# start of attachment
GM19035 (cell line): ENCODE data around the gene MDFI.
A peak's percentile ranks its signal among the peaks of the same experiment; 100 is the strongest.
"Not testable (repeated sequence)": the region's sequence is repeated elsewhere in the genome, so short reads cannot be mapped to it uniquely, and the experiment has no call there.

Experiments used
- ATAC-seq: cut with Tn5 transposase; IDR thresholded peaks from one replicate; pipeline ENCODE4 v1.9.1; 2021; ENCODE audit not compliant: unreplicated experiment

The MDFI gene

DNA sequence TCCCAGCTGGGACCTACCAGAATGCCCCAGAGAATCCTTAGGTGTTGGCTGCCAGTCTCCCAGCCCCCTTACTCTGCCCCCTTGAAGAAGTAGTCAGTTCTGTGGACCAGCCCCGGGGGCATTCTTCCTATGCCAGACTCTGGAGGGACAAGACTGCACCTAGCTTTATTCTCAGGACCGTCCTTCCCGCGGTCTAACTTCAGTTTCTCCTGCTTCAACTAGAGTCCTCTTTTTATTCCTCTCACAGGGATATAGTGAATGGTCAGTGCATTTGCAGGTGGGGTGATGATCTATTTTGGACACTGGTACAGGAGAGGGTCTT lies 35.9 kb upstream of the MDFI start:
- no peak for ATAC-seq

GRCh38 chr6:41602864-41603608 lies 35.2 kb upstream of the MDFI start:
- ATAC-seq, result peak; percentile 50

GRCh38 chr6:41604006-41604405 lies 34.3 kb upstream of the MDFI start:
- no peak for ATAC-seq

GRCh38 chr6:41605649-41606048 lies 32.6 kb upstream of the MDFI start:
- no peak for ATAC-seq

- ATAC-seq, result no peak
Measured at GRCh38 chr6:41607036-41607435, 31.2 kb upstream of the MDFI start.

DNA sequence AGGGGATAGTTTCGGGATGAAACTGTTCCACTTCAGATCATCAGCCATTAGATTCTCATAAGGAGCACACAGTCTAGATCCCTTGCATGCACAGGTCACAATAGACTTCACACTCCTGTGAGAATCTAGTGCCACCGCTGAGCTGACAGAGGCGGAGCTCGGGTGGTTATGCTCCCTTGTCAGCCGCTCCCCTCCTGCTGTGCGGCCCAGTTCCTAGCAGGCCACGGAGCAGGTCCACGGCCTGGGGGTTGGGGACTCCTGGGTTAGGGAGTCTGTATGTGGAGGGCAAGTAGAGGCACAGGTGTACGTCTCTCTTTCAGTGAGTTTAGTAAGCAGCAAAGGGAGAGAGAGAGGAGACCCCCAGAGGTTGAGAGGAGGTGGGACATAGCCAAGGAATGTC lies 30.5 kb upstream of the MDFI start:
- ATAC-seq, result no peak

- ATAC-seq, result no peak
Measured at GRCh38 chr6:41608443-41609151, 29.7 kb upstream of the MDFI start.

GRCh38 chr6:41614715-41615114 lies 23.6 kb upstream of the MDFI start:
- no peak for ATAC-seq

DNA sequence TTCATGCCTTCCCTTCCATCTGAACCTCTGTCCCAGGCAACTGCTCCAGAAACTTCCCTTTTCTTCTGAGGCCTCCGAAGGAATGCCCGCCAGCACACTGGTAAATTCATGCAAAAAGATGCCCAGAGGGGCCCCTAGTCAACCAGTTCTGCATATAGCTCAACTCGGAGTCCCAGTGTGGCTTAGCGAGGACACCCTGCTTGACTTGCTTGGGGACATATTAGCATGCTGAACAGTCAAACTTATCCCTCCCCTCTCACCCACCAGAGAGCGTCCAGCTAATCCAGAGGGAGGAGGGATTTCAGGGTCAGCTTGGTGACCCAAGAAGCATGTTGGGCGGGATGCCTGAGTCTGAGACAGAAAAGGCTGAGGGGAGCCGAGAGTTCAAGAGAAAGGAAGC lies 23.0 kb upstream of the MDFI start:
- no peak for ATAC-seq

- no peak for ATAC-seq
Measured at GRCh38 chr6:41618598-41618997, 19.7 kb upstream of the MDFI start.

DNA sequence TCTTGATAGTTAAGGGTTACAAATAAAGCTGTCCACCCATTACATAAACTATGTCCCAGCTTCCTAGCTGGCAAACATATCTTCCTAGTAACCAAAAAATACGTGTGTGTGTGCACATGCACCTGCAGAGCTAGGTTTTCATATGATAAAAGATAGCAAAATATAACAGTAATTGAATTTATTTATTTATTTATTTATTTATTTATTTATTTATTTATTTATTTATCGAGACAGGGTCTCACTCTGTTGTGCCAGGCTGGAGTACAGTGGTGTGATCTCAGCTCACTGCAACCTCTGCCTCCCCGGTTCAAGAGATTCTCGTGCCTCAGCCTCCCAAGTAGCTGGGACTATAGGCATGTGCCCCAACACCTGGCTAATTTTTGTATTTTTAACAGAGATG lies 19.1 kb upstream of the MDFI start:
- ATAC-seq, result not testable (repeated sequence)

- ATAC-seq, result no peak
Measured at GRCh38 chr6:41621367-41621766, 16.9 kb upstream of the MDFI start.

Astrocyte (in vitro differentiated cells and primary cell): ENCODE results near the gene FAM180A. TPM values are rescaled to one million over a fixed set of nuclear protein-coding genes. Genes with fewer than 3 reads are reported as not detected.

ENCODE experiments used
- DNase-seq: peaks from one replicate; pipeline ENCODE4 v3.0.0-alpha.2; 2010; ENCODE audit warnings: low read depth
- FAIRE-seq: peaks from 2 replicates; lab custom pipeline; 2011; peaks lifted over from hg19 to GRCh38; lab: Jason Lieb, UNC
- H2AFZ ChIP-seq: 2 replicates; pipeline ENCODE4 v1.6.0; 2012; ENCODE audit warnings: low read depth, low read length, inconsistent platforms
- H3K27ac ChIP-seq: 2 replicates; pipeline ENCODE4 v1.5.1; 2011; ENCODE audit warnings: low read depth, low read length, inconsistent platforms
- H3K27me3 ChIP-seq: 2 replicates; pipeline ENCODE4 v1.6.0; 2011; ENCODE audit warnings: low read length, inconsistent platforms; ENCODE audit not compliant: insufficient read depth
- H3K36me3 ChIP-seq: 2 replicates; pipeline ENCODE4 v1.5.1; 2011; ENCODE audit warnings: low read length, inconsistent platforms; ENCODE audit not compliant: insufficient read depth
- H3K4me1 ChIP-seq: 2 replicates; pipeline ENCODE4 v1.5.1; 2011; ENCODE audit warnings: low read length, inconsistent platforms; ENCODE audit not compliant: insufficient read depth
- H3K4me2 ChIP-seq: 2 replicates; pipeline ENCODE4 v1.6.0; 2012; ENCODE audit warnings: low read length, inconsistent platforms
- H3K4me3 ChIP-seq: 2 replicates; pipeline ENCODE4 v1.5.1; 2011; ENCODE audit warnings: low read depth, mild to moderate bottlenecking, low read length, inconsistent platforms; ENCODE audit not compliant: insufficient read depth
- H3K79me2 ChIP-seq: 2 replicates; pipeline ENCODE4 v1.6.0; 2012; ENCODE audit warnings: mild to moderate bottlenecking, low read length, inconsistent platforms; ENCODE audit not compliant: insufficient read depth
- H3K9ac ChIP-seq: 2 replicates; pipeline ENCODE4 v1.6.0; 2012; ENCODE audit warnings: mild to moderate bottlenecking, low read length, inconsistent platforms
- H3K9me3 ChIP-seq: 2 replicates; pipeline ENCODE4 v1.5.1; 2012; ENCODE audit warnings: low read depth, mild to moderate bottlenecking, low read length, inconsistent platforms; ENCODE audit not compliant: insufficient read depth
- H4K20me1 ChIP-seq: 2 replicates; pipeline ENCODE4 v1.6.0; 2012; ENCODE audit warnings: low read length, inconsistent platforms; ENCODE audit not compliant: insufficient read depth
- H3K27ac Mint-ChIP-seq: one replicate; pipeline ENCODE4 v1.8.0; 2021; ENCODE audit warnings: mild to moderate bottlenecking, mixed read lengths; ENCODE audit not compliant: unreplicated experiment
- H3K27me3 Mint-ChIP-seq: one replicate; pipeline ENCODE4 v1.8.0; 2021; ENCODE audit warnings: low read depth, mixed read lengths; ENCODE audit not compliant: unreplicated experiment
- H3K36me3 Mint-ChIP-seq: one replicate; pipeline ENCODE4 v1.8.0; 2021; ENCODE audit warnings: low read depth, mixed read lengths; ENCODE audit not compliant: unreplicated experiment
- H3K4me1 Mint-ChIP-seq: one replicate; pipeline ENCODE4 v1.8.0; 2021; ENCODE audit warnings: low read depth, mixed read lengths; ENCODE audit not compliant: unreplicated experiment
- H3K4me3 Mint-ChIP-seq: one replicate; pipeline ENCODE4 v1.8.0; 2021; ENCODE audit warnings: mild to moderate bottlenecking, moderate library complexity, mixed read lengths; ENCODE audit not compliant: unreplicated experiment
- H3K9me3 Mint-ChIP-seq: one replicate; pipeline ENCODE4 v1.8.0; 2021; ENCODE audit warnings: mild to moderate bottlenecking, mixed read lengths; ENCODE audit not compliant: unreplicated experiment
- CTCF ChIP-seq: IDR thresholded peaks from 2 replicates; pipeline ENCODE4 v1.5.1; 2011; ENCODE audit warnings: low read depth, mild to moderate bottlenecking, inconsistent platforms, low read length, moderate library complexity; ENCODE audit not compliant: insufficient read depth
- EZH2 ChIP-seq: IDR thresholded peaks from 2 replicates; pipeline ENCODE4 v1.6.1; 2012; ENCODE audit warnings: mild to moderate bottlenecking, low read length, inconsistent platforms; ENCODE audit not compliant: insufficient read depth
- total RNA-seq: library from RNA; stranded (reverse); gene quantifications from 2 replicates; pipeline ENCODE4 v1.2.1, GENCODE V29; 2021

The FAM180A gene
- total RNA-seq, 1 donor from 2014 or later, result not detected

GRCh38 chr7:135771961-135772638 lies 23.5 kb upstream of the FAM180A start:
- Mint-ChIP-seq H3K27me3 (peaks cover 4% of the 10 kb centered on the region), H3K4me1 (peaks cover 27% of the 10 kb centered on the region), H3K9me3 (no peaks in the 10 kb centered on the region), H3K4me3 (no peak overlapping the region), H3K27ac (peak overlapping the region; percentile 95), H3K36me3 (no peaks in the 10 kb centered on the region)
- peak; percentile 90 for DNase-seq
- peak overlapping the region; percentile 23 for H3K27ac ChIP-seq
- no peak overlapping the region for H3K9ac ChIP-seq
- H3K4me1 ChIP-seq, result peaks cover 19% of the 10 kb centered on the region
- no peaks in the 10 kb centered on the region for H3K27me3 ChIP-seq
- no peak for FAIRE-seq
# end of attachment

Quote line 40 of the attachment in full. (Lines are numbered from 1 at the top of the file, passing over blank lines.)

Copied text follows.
- H3K4me2 ChIP-seq: 2 replicates; pipeline ENCODE4 v1.6.0; 2012; ENCODE audit warnings: low read length, inconsistent platforms